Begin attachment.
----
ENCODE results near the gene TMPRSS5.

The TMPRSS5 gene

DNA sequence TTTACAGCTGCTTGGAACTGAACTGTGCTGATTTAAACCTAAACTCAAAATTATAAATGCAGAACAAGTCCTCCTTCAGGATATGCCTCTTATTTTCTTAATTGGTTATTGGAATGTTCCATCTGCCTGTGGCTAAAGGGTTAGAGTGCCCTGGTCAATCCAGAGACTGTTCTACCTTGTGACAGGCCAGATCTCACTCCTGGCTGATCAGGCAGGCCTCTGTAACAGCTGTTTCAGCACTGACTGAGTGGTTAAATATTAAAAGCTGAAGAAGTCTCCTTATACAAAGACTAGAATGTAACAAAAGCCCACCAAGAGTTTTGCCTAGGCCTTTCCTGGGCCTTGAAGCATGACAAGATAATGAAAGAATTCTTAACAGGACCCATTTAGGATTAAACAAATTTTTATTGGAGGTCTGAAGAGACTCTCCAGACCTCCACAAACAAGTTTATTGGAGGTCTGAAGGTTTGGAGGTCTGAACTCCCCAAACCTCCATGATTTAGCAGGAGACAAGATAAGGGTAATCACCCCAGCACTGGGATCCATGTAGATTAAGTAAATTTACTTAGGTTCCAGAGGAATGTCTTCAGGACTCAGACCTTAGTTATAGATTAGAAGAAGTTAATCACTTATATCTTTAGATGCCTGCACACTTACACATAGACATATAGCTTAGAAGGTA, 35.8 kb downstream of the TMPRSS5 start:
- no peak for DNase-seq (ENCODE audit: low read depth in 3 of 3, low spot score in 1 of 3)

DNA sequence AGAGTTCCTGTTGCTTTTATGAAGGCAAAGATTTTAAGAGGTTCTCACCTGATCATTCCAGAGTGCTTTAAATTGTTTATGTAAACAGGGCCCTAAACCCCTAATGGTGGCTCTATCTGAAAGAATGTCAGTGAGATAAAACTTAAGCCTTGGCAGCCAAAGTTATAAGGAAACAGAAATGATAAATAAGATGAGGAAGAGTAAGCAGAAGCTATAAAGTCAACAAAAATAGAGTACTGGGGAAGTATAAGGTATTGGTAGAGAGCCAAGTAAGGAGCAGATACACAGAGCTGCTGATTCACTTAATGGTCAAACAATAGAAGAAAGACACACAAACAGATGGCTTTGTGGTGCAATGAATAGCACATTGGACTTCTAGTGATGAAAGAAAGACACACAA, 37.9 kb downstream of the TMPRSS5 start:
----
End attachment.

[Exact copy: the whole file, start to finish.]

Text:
ENCODE results near the gene TMPRSS5.

The TMPRSS5 gene

DNA sequence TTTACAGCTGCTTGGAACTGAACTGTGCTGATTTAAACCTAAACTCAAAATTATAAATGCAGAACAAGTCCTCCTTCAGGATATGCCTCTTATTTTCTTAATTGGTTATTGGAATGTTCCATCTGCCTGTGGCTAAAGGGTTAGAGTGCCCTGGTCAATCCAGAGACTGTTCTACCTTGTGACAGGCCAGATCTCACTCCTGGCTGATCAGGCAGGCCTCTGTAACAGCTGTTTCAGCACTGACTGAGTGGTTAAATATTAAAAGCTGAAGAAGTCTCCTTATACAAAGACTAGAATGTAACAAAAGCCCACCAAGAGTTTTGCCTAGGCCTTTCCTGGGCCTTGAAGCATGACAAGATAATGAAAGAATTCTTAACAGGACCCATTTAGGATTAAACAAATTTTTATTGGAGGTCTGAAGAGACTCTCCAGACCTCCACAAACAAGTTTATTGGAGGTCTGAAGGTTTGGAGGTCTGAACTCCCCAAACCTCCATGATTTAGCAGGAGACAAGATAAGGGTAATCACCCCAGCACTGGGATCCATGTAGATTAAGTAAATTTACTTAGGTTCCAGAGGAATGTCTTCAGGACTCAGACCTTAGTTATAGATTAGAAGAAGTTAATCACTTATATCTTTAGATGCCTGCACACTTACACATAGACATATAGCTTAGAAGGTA, 35.8 kb downstream of the TMPRSS5 start:
- no peak for DNase-seq (ENCODE audit: low read depth in 3 of 3, low spot score in 1 of 3)

DNA sequence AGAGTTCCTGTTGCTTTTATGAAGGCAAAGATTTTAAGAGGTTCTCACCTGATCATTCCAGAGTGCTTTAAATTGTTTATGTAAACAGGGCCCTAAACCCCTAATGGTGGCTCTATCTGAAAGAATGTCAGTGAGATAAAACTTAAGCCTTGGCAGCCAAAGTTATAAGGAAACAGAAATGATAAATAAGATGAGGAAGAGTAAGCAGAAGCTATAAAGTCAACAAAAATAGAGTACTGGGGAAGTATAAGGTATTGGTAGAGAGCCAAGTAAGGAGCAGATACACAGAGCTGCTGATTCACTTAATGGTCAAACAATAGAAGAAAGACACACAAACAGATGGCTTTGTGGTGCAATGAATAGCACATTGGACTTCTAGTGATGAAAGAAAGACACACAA, 37.9 kb downstream of the TMPRSS5 start: